What is the Scope of the Ongoing UPMC Research on ACL Reconstructive Surgery?

We asked Dr. Freddie Fu, M.D., David Silver professor and chairman of the Department of Orthopaedic Surgery at the University of Pittsburgh and UPMC, to answer one of your health questions.

Q: What is the scope of the ongoing UPMC research on ACL reconstructive surgery?

A: The ACL is the main stabilizer of the knee and perhaps is most known as a ligament commonly torn by athletes. Each year, most of the 200,000 ACL reconstructive surgeries performed produce successful outcomes initially; however, long-term studies have shown that 60 to 80 percent of patients will end up with joint instability and osteoarthritis within five to seven years after surgery.

With the support of a $2.86 million grant from the National Institutes of Arthritis, Musculoskeletal and Skins Diseases (part of the National Institutes of Health), UPMC’s Department of Orthopaedic Surgery will conduct a study to compare patient outcomes of two types of anatomically correct ACL reconstructive surgeries: anatomic single-bundle and anatomic double-bundle. Though more research is necessary to compare the outcomes of these two anatomic procedures, preliminary studies showed that both processes restore knee anatomy and function better than the one-size-fits-all approach of the ACL surgery that’s typically performed today.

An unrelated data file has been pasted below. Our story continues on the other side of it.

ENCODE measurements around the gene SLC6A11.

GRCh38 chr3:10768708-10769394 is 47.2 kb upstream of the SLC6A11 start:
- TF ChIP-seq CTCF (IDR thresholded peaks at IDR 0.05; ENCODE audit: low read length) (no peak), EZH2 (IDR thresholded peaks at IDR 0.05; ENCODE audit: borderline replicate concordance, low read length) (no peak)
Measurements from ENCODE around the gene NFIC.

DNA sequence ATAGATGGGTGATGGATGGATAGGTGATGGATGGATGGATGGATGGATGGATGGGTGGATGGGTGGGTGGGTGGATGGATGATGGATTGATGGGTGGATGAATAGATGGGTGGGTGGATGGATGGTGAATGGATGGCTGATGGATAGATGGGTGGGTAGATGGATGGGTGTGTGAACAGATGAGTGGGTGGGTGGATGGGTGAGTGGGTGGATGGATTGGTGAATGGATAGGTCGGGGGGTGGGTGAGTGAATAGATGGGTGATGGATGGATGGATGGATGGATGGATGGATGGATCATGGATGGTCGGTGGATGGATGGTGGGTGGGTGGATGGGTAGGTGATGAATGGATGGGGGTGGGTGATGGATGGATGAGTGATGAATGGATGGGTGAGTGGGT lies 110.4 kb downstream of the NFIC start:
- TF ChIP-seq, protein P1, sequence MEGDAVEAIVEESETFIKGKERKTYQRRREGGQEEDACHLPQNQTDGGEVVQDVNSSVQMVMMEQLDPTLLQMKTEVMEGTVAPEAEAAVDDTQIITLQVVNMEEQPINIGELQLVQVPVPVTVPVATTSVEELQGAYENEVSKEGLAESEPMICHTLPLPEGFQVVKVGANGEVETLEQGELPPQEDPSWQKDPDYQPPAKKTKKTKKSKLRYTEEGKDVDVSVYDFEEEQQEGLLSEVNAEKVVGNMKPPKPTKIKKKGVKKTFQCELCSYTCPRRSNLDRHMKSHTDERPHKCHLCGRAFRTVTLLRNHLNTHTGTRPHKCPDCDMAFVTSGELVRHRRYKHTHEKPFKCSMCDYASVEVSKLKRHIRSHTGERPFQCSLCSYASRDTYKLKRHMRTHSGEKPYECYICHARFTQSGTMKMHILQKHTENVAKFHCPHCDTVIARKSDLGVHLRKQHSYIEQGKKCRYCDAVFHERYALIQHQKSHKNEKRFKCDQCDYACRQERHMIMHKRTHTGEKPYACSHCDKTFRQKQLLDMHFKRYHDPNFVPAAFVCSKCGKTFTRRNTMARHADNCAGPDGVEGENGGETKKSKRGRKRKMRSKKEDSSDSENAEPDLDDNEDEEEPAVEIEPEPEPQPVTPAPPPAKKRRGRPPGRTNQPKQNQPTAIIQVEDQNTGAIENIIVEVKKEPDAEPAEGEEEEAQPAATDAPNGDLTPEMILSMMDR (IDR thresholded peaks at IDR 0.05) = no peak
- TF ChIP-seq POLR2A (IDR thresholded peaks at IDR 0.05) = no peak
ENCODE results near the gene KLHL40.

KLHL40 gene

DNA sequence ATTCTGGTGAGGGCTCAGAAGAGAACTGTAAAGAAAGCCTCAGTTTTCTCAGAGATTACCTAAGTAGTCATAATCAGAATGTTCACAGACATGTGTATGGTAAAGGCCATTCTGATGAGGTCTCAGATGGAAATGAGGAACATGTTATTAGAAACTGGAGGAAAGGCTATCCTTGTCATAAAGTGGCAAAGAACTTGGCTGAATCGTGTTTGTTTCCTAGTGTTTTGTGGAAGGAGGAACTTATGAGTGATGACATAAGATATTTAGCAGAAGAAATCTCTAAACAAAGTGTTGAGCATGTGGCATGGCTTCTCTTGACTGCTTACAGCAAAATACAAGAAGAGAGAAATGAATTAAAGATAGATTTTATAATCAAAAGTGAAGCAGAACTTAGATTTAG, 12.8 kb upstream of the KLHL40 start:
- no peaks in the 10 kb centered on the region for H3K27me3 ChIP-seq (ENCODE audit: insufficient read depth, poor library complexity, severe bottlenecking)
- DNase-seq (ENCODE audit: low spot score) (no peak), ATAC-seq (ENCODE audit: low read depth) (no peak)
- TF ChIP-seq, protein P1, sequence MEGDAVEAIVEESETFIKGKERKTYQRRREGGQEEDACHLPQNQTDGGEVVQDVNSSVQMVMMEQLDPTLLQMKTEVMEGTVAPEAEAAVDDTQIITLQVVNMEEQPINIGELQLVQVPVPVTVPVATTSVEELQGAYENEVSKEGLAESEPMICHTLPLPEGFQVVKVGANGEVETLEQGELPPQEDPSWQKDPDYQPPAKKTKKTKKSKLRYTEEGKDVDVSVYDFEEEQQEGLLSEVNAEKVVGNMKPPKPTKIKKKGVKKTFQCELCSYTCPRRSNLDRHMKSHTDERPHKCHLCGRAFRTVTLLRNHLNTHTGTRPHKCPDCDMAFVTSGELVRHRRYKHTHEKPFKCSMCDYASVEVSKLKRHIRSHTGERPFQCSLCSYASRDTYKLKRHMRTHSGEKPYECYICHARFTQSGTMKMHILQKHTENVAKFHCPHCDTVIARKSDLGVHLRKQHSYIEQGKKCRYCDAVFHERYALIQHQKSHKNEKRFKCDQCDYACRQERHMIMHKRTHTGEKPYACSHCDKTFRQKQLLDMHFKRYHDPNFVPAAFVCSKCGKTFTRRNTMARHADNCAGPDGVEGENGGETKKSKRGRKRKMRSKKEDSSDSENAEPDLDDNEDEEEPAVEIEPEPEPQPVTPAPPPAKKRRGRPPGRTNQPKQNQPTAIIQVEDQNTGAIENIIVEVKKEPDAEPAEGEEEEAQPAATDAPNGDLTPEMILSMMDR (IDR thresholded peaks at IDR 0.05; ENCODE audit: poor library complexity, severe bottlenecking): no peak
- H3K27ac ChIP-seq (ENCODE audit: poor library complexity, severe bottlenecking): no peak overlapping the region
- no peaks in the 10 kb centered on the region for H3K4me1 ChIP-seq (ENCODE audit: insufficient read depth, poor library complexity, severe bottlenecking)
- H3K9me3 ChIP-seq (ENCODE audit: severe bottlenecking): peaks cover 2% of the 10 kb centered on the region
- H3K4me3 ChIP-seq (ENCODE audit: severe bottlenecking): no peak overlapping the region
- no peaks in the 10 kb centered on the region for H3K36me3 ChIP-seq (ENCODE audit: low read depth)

The study will be led by Drs. James Irrgang and Scott Tashman and I, and will follow subjects who undergo either single- or double-bundle ACL reconstruction. We will assess subjects’ dynamic joint function and clinical outcomes in addition to their reported symptoms, function and activity.

Successful completion of the study will help define the roles of anatomic single- and double-bundle ACL reconstruction in restoring knee function. The main goal is to improve the standard of care for ACL reconstructive surgery patients by helping them maintain joint health over time and achieve better long-term results.
 


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